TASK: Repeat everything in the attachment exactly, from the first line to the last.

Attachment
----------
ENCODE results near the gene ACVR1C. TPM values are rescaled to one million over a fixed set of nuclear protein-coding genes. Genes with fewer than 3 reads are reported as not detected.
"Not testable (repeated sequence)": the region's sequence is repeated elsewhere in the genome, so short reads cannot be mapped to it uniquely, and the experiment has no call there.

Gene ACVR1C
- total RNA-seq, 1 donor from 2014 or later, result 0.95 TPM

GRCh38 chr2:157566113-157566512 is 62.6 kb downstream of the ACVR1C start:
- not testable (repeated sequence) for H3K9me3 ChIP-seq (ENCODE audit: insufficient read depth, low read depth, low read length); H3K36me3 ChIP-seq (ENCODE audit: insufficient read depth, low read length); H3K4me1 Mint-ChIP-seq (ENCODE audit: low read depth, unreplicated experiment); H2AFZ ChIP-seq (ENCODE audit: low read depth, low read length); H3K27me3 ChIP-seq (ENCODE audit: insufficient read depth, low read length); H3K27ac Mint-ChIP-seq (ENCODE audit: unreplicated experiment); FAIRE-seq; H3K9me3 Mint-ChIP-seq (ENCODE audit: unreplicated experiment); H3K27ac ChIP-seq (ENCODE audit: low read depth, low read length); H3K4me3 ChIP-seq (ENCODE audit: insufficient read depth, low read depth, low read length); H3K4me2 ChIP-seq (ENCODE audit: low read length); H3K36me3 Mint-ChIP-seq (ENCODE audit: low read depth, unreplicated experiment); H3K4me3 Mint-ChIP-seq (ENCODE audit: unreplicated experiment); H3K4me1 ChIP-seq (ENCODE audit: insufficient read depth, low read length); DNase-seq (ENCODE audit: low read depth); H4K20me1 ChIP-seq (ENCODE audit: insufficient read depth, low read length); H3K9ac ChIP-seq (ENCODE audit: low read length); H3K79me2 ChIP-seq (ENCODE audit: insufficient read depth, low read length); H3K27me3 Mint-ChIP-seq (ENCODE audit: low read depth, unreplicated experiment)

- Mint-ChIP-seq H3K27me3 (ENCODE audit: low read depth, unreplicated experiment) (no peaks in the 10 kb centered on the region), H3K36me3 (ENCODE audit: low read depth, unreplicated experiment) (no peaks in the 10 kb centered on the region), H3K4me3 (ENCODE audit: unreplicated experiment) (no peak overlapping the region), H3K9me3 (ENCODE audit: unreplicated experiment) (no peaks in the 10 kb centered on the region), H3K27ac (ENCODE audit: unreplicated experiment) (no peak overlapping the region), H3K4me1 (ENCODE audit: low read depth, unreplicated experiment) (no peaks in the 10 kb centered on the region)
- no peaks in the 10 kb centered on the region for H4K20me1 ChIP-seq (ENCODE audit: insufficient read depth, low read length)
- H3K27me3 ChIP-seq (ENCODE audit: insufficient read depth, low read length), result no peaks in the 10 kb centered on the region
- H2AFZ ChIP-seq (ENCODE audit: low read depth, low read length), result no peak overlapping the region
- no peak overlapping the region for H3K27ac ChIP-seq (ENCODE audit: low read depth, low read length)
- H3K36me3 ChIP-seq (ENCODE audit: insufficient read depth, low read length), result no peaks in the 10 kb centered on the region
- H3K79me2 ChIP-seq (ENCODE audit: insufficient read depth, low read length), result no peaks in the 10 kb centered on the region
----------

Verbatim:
ENCODE results near the gene ACVR1C. TPM values are rescaled to one million over a fixed set of nuclear protein-coding genes. Genes with fewer than 3 reads are reported as not detected.
"Not testable (repeated sequence)": the region's sequence is repeated elsewhere in the genome, so short reads cannot be mapped to it uniquely, and the experiment has no call there.

Gene ACVR1C
- total RNA-seq, 1 donor from 2014 or later, result 0.95 TPM

GRCh38 chr2:157566113-157566512 is 62.6 kb downstream of the ACVR1C start:
- not testable (repeated sequence) for H3K9me3 ChIP-seq (ENCODE audit: insufficient read depth, low read depth, low read length); H3K36me3 ChIP-seq (ENCODE audit: insufficient read depth, low read length); H3K4me1 Mint-ChIP-seq (ENCODE audit: low read depth, unreplicated experiment); H2AFZ ChIP-seq (ENCODE audit: low read depth, low read length); H3K27me3 ChIP-seq (ENCODE audit: insufficient read depth, low read length); H3K27ac Mint-ChIP-seq (ENCODE audit: unreplicated experiment); FAIRE-seq; H3K9me3 Mint-ChIP-seq (ENCODE audit: unreplicated experiment); H3K27ac ChIP-seq (ENCODE audit: low read depth, low read length); H3K4me3 ChIP-seq (ENCODE audit: insufficient read depth, low read depth, low read length); H3K4me2 ChIP-seq (ENCODE audit: low read length); H3K36me3 Mint-ChIP-seq (ENCODE audit: low read depth, unreplicated experiment); H3K4me3 Mint-ChIP-seq (ENCODE audit: unreplicated experiment); H3K4me1 ChIP-seq (ENCODE audit: insufficient read depth, low read length); DNase-seq (ENCODE audit: low read depth); H4K20me1 ChIP-seq (ENCODE audit: insufficient read depth, low read length); H3K9ac ChIP-seq (ENCODE audit: low read length); H3K79me2 ChIP-seq (ENCODE audit: insufficient read depth, low read length); H3K27me3 Mint-ChIP-seq (ENCODE audit: low read depth, unreplicated experiment)

- Mint-ChIP-seq H3K27me3 (ENCODE audit: low read depth, unreplicated experiment) (no peaks in the 10 kb centered on the region), H3K36me3 (ENCODE audit: low read depth, unreplicated experiment) (no peaks in the 10 kb centered on the region), H3K4me3 (ENCODE audit: unreplicated experiment) (no peak overlapping the region), H3K9me3 (ENCODE audit: unreplicated experiment) (no peaks in the 10 kb centered on the region), H3K27ac (ENCODE audit: unreplicated experiment) (no peak overlapping the region), H3K4me1 (ENCODE audit: low read depth, unreplicated experiment) (no peaks in the 10 kb centered on the region)
- no peaks in the 10 kb centered on the region for H4K20me1 ChIP-seq (ENCODE audit: insufficient read depth, low read length)
- H3K27me3 ChIP-seq (ENCODE audit: insufficient read depth, low read length), result no peaks in the 10 kb centered on the region
- H2AFZ ChIP-seq (ENCODE audit: low read depth, low read length), result no peak overlapping the region
- no peak overlapping the region for H3K27ac ChIP-seq (ENCODE audit: low read depth, low read length)
- H3K36me3 ChIP-seq (ENCODE audit: insufficient read depth, low read length), result no peaks in the 10 kb centered on the region
- H3K79me2 ChIP-seq (ENCODE audit: insufficient read depth, low read length), result no peaks in the 10 kb centered on the region